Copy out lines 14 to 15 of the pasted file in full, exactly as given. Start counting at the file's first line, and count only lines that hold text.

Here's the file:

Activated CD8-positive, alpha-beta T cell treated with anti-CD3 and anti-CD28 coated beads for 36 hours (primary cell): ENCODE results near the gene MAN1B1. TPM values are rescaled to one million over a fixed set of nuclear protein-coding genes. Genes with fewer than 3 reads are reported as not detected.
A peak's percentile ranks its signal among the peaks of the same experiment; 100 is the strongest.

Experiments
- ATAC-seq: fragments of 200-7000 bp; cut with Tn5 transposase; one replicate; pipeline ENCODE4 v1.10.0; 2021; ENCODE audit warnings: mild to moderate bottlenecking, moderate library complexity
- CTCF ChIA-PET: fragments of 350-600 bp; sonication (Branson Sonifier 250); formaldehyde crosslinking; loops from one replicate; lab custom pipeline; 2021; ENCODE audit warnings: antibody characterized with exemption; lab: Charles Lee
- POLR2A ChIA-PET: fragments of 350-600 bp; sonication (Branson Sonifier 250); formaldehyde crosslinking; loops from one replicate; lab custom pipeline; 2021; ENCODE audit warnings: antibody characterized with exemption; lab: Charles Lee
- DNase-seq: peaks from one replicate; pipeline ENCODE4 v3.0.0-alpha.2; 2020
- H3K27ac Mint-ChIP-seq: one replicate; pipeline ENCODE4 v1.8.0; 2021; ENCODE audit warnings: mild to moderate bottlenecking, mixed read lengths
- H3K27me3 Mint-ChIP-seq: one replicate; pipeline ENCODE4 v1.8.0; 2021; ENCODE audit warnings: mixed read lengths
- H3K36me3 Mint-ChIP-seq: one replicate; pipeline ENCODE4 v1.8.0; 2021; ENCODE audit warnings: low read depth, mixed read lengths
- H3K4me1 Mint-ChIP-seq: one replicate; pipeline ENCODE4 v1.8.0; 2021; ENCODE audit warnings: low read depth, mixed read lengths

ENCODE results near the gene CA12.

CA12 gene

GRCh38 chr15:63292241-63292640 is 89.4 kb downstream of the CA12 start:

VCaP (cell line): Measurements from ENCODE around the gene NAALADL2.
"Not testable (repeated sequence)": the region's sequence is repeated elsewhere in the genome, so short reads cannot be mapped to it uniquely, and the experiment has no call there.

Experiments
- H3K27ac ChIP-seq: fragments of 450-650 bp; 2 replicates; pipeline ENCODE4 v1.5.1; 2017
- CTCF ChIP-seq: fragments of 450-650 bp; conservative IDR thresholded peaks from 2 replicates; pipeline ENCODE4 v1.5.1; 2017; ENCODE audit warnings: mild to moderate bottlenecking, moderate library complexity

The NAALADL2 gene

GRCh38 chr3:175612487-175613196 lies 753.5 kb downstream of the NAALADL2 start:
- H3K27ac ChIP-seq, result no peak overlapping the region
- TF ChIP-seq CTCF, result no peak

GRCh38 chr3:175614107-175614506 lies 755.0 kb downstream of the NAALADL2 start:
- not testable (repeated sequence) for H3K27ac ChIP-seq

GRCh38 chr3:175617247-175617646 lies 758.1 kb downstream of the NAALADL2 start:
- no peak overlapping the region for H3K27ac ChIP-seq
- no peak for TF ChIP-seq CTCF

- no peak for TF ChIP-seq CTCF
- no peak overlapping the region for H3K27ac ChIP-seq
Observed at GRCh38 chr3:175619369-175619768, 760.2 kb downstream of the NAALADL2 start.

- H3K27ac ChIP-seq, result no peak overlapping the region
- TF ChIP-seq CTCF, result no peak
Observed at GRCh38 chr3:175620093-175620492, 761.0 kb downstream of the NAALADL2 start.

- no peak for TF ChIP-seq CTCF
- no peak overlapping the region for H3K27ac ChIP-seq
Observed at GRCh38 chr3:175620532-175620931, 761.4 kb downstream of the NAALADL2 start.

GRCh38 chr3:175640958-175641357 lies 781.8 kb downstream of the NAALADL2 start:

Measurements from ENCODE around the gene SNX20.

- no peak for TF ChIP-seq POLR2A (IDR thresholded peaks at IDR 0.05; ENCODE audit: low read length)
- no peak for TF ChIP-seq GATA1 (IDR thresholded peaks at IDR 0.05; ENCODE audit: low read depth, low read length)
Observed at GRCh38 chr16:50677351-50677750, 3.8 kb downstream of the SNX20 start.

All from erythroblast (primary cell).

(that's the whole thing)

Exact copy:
GRCh38 chr15:63292241-63292640 is 89.4 kb downstream of the CA12 start:

VCaP (cell line): Measurements from ENCODE around the gene NAALADL2.